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  • Kartikay Dutta

Imperfect XI - Indian Men’s Cricket: Destined for Greatness, Doomed to Fail

There is certainly a degree of hubris involved in viewing this Indian ODI unit as a team of destiny, but this was a trap far too sweet and far too promising, impossible to avoid falling into for us fans. For the team itself, it was a fall prompted by the inevitably futile pursuit of sporting perfection. How does a team which hasn’t looked like losing over the course of a two-month tournament fall so agonisingly short in the one match that matters most? We have watched enough cricket to know that this is just the way the cosmic balance of sports is maintained. India couldn’t be winners because they couldn’t be perfect, and they couldn’t be perfect because losing, paradoxically, might be integral to winning.

From the perspective of the match itself, there is plenty to criticise and unpack. You simply cannot win a match in which you fail to score more than one boundary over the course of 30 overs in the heart of your innings, which meant 240 was under-par even on a sluggish pitch in a final. The old axiom might state that the pressure of the scoreboard adds 20 to any chase, but when you gift the opposition 18 extras in a wayward opening spell, you’ve undone that advantage. And when you run out of ideas to the point that you have a pacer bowling telegraphed hit-me short balls to a batter approaching his 80s, you have waved the cricketing equivalent of a white flag far too early.

But this loss stung deeper and more differently than the semifinal loss in 2019, or even the Champions Trophy final in 2017 or the T20 World Cup semi in 2022 and the two World Test Championship finals in 2021 and 2023 (gee, India has really put together a who’s who of painful losses in the last few years.) Maybe it’s easier to stomach losses in which you can pin failures down to bad batting, bad bowling, unbalanced and incomplete teams, simply bad cricket — but there was just a hollowness in Sunday’s performance, an emptiness we became too familiar with filling up with excellent, clinical, brutally good cricket instead. Where was the middle overs fire that had seen Kohli rack up the finest batting World Cup since Sachin in 2003? Where was the boa-like asphyxiation act from the spinners that cracked open Australia in Chennai and Pakistan in this same Ahmedabad stadium on this same Ahmedabad pitch? Ten times in the last two months we all looked at each other and said, “This team…” On the eleventh time of asking, there was nothing left to be said, the kind of shellshock that meant nothing could be said.

There has been plenty said about the Ahmedabad crowd giving Australia exactly what they wanted by not coming to the party, proving true Pat Cummins’ prophecy of his Aussies silencing the 1.3 lakh-strong crowd. But in the face of the horrendous potential of disappointment after the finest, most dominant World Cup campaign of all time, as the dreams of touching perfection and coming away with a trophy (finally! Another trophy) crumbled to nothing, asking any crowd to be loud was to ask bleeding hearts to beat. It’s easy to ask for, it’s impossible to do — and even in a packed and raucous Sports Complex MPH, as Travis Head pummeled every slap through square and every slog-sweep over midwicket, the quiet realisation of heartbreak and the constant reminder of repeated disappointment was what rung loudest in our ears.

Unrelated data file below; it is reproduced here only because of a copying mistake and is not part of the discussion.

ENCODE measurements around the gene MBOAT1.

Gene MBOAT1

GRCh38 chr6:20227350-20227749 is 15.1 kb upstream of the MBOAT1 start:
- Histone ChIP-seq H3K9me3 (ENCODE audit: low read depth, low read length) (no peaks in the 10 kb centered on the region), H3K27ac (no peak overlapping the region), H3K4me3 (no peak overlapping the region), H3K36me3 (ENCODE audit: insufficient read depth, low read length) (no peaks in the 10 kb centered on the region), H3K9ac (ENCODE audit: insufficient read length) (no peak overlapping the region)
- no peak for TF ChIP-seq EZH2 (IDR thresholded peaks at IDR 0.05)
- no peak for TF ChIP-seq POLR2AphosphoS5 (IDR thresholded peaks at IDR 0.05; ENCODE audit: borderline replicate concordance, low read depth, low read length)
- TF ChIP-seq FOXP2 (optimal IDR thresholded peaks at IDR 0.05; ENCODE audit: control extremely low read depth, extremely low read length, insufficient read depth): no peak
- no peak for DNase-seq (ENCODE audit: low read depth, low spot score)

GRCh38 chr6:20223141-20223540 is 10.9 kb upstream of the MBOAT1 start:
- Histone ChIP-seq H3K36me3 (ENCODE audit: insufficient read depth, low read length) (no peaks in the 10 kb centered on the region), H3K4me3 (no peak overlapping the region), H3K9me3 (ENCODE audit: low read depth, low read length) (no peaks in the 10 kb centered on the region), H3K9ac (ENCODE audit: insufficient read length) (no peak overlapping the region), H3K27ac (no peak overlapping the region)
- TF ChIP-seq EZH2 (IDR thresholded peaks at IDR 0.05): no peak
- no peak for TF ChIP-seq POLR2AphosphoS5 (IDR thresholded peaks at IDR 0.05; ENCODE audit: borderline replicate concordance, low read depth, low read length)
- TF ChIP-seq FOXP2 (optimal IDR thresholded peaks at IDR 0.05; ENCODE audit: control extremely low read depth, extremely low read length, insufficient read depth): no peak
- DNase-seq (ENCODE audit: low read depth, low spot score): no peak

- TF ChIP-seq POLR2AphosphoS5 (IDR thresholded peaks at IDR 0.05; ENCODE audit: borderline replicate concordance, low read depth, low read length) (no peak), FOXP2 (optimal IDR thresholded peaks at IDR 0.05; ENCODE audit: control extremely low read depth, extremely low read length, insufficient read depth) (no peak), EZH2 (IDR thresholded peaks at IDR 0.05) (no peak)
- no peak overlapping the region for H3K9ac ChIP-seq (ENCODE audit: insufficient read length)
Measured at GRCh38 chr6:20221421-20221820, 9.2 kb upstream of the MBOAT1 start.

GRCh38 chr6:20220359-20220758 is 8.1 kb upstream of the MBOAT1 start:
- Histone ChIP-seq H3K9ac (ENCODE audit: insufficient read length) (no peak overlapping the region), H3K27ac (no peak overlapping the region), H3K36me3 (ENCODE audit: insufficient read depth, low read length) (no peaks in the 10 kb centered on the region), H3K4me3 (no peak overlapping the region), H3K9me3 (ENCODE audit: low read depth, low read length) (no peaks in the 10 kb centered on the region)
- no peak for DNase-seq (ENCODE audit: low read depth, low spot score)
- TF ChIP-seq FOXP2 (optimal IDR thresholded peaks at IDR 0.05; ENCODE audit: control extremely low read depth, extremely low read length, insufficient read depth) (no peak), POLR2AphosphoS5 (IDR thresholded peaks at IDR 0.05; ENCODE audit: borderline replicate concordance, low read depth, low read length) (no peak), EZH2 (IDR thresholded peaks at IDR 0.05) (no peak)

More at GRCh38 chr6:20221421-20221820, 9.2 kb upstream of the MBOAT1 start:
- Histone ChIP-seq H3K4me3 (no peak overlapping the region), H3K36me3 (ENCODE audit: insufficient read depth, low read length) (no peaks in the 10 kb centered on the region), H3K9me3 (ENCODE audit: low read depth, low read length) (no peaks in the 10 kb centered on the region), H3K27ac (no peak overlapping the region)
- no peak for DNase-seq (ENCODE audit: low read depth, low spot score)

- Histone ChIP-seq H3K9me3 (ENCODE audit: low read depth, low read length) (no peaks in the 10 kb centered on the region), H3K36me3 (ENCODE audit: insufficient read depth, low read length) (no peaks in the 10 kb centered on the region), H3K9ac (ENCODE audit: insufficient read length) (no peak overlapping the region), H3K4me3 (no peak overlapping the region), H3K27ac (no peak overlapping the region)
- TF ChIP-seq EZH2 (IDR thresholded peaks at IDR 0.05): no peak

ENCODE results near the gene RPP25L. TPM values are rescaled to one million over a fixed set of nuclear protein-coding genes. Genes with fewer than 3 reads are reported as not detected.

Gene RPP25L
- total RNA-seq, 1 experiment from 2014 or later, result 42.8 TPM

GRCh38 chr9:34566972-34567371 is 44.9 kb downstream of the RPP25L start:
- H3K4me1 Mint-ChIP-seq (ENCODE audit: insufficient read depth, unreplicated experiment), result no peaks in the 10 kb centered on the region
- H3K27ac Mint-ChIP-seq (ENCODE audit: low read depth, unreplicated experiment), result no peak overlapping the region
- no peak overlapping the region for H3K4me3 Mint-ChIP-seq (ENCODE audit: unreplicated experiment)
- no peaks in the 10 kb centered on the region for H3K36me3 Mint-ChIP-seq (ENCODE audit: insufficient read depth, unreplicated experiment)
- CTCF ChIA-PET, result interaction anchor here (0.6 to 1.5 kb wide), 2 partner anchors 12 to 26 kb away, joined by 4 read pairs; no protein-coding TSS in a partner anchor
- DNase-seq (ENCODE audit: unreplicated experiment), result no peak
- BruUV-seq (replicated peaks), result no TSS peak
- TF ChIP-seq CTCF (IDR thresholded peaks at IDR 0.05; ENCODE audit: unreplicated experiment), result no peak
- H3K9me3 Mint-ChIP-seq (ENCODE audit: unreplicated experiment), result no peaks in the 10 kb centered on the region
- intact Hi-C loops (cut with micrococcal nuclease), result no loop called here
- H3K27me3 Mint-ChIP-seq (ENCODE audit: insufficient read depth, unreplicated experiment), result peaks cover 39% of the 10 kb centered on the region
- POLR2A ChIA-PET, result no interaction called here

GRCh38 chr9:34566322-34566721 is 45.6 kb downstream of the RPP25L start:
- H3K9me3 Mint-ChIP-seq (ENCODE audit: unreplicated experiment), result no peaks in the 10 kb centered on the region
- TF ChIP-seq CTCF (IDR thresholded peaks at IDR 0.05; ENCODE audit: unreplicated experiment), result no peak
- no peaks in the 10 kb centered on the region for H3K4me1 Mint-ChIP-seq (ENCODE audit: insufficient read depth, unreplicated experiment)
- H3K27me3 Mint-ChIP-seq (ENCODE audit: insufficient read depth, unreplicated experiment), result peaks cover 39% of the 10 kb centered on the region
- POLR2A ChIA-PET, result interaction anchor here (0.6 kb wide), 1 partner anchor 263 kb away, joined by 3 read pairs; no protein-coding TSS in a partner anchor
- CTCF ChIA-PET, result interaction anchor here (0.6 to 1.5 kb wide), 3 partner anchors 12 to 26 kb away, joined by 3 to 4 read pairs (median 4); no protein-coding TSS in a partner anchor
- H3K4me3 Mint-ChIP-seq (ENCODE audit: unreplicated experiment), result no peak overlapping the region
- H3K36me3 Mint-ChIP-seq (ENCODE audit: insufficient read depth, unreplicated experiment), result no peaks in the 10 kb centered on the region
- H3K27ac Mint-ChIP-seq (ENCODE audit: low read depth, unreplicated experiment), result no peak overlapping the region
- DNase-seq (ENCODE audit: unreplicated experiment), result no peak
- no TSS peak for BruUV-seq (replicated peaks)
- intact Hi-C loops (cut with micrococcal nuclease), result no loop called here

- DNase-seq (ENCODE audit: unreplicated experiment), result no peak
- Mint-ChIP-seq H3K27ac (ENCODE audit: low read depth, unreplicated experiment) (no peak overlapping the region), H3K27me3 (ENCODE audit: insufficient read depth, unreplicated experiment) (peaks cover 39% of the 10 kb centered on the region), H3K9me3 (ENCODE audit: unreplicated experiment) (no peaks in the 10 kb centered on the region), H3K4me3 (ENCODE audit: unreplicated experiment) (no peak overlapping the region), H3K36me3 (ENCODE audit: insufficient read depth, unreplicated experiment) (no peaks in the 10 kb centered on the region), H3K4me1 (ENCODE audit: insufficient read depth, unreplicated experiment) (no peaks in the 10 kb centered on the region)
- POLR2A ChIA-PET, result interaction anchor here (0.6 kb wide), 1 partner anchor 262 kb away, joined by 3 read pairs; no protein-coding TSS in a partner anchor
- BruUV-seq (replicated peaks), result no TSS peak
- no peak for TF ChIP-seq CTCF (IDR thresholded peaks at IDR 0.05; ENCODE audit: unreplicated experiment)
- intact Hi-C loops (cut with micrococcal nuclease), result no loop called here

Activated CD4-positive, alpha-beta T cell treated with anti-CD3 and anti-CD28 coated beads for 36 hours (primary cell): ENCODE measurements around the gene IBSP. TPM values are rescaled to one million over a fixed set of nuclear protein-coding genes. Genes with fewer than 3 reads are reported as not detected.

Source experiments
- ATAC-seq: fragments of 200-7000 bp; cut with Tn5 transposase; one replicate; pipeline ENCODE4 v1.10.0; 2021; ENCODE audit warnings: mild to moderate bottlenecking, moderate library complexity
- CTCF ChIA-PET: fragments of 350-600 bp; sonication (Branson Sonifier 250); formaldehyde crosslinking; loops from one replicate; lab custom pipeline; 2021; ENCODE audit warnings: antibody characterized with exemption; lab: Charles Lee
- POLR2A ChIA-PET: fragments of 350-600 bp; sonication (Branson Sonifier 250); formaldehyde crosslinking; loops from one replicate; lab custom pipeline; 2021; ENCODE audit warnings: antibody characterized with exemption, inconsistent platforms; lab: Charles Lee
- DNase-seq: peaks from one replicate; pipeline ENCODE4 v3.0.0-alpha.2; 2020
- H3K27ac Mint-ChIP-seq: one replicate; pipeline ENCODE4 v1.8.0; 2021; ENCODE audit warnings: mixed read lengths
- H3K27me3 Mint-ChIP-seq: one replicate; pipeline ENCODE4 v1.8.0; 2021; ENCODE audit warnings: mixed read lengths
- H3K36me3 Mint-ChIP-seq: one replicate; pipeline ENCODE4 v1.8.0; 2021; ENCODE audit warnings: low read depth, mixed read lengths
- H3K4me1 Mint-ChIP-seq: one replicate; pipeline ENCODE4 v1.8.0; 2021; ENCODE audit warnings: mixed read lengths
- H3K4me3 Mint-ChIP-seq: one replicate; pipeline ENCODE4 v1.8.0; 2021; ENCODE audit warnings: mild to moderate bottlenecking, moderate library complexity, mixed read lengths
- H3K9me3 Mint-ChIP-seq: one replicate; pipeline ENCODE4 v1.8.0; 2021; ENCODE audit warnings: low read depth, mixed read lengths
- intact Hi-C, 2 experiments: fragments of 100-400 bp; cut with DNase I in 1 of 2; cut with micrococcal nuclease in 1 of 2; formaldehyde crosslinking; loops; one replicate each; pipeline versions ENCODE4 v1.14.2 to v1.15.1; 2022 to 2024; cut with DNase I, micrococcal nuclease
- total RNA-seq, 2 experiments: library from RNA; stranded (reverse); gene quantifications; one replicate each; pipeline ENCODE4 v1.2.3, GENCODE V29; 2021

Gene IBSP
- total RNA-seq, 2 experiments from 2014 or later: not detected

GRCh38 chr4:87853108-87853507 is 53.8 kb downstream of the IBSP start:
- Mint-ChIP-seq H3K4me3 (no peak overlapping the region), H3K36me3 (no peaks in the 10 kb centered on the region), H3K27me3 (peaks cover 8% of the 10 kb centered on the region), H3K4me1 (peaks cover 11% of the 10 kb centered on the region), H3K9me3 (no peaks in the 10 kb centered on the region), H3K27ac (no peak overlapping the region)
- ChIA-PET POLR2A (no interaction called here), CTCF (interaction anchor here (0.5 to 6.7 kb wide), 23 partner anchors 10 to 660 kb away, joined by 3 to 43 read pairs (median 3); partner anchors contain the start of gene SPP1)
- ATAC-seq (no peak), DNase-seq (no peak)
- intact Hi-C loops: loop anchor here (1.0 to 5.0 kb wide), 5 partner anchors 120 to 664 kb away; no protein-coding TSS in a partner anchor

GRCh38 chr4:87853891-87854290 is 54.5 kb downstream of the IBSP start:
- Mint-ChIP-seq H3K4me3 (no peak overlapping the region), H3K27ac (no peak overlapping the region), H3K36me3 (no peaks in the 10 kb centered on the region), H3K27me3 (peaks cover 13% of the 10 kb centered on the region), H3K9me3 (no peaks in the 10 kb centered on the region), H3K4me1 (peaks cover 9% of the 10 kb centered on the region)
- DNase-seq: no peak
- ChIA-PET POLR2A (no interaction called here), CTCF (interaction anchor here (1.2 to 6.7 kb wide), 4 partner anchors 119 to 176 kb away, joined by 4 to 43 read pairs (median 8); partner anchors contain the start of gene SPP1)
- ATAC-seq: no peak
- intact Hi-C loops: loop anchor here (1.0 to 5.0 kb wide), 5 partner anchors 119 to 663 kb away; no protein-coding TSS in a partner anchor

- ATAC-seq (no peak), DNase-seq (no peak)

There is simply no right way to lose. There is no saying it’s just a sport, it’s just a game — a lie, and we all know it’s a lie. After a point, there is no way to roll with the punches. There can be talk about jinxes and curses and droughts and questions and what’s-nexts and where-do-we-go-from-heres, but some losses cannot be undone, some imperfections cannot be buffed out, some scars refuse to fade. Some of these superstars who thrilled and dominated will be back in South Africa in 2027, and some might even be back when the Men’s World Cup returns for a third time in 20 years in 2031. But this feels like it could be the end of the road for Rohit Sharma, Virat Kohli, Ravindra Jadeja, and Mohammed Shami, a reality that is difficult to stomach. Heroes of the Indian game were at their finest this tournament, and with everyone clicking, it was a team that, for better or worse, brushed fingertips with perfection and fell tantalisingly short. Gill, Rahul, Bumrah, and company may never touch these heights, but lifting a trophy might be all that is required to exorcise these demons. The first shot at that might well be in 2025, when the women’s team hosts their own ODI World Cup and attempts to lift their maiden WC trophy — and in doing so, end Australia’s hegemony in that tournament.

So how do we look at a team that was perfect until it wasn’t? How do we remember a team that was brilliant, putting on a show for home fans, and walked away with nothing but another cycle of heartbreak to show for it? Will we even remember the ballasting of Pakistan or the demolition of South Africa or the ghosts of 2019 being buried against New Zealand? Or Shami’s wickets, or Virat’s centuries, or Rohit’s blitzes and Iyer’s towering sixes? Will we remember how it feels to feel invincible, indomitable, unvanquishable? There is the very real threat of all of this being overshadowed by the pain of the loss at the Narendra Modi Stadium, but it’s heartening that the sickening solitary failure is made more painful contextualised within the excellence of what it had followed. What will be remembered about this World Cup remains to be seen. But because of the loss and heartbreak that frames, defines, envelops what the men’s Indian cricket team was about this winter, what is certain is that the 2023 World Cup isn’t one that will easily be forgotten.

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